A South African judge has declared a swathe of Covid-19 lockdown regulations to be irrational, unconstitutional and invalid - but also granted a two-week window to President Cyril Ramaphosa’s government to reformulate them to pass constitutional muster.
In a ruling handed down on Tuesday (June 2), Pretoria High Court Judge Norman Davis said examples of irrationality in the lockdown rules were "too numerous to mention", but he highlighted examples such as:
Grannies cooped up in a single room shack for several weeks while looking after four children, but banned from taking them to a park for exercise even if they all wore masks;
Mothers unable to earn an income as hairdressers to feed their children while watching passengers in minicab taxis sitting in closer proximity to each other than if they were in her hair salon;
People allowed to run on a seaside promenade but who could not set foot on the beach on the grounds that this might spark rampant Covid infections;
Restrictions on the sale of certain clothing, shoes and hot food during the initial lockdown.
Davis said if the government wanted to reduce the number of people exercising in close proximity to each other, then the regulations should say so - rather than via arbitrary prohibitions on how exercise was organised.
His ruling follows an application by Reyno de Beer and the self-styled Liberty Fighters Network against SA Cooperative Governance and Traditional Affairs Minister Nkosazana Dlamini-Zuma.
Dlamini-Zuma – a former health minister known for her strong anti-tobacco stance – has also come under fire for imposing a strict ban on cigarette sales during lockdown, arguing that smokers were more likely to contract and spread the disease.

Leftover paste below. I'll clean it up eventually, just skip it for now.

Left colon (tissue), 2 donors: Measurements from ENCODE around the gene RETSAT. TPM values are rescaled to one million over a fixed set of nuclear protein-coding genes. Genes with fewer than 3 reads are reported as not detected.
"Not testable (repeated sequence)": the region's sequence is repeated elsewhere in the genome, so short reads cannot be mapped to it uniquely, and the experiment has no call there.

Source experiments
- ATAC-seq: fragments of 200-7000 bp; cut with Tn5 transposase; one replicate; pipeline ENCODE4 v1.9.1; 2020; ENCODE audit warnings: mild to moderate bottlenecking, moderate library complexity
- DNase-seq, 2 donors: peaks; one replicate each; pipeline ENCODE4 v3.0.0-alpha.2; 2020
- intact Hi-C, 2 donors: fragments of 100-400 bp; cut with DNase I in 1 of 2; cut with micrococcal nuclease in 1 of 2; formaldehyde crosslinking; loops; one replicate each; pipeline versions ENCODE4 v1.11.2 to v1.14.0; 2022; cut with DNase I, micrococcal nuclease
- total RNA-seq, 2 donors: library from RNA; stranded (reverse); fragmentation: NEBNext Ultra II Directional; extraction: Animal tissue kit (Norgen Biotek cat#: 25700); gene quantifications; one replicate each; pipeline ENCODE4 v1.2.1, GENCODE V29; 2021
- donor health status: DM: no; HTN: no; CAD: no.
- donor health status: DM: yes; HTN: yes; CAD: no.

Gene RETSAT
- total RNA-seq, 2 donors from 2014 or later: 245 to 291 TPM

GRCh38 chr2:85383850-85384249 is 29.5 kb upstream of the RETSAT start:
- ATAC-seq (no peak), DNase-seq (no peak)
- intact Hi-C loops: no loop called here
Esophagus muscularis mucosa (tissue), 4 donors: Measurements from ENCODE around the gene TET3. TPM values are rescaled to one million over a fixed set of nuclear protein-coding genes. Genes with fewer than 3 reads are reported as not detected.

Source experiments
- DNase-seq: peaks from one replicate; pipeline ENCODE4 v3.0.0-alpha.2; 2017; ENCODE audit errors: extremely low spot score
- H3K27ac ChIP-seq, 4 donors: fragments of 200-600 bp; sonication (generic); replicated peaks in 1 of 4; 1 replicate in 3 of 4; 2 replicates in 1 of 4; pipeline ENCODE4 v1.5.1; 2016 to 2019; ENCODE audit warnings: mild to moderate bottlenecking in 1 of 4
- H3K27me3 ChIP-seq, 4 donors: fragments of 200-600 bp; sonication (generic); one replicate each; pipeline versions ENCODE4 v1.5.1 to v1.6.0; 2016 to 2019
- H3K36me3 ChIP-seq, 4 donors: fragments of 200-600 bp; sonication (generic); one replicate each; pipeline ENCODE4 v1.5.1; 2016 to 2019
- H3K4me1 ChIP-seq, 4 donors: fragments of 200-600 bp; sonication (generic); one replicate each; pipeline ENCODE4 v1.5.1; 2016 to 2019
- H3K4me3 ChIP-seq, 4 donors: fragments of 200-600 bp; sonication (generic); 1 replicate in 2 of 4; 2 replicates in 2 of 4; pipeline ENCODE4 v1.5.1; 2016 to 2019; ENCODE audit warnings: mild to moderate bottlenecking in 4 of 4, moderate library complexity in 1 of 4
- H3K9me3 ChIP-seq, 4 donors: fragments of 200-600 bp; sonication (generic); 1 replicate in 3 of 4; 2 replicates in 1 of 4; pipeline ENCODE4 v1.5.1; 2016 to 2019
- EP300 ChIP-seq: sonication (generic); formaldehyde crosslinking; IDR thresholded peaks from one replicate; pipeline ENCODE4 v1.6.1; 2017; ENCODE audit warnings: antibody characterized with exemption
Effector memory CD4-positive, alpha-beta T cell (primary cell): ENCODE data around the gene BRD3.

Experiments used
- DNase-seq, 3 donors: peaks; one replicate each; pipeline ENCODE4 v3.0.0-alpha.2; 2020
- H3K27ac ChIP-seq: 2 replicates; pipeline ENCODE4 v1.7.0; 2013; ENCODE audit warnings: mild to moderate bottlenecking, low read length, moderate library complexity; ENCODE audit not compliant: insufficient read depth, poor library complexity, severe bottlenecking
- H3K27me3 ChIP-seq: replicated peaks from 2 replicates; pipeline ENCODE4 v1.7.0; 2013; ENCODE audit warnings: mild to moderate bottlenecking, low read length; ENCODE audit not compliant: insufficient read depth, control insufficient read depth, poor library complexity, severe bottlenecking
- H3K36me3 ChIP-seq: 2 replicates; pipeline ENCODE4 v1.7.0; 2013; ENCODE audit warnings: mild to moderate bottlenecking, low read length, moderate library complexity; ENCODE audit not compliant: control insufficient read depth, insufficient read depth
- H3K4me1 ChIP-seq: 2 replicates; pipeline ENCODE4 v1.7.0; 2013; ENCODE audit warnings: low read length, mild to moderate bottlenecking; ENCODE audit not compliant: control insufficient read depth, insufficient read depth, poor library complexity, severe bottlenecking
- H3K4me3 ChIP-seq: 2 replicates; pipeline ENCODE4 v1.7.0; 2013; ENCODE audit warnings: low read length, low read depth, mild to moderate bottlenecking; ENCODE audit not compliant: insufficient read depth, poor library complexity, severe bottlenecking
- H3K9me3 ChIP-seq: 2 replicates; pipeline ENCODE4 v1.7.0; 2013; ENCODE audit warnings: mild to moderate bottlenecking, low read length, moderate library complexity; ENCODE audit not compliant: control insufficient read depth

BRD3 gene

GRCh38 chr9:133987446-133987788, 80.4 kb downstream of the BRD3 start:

Judge Davis said he would not make a ruling on the tobacco ban as a full bench was due to hear a separate legal challenge on that issue next week.
However, he commented that: "I failed to find any evidence on the papers that the Minister (Dlamini-Zuma) has at any time considered the limitations occasioned by each (of) the regulations as they were promulgated, on the constitutional rights of people . . . The starting point was not: ‘how can we, as government, limit constitutional rights in the least possible fashion whilst still protecting the inhabitants of South Africa?’ but rather ‘we will seek to achieve our goal by whatever means, irrespective of the cost and we will determine, albeit incrementally, which constitutional rights you as the people of South Africa, may exercise’.”
Davis said that while the right to life was one of the most fundamental rights entrenched in the Bill of Rights, an equally anguishing conundrum created by the pandemic was the resultant choice between "plague and famine".
The judge said he was mindful of the fact that the Covid-19 danger had not passed and creating a new regulatory void might lead to unmitigated disaster and chaos. Therefore - despite the shortcomings – the regulations should remain in place for two weeks while Dlamini-Zuma and the national executive revised the irrational aspects.
Davis also commented that during previous flood disasters, soldiers had been deployed to rescue and to help the public, whereas during the Covid crisis they were now patrolling the street with machine guns.
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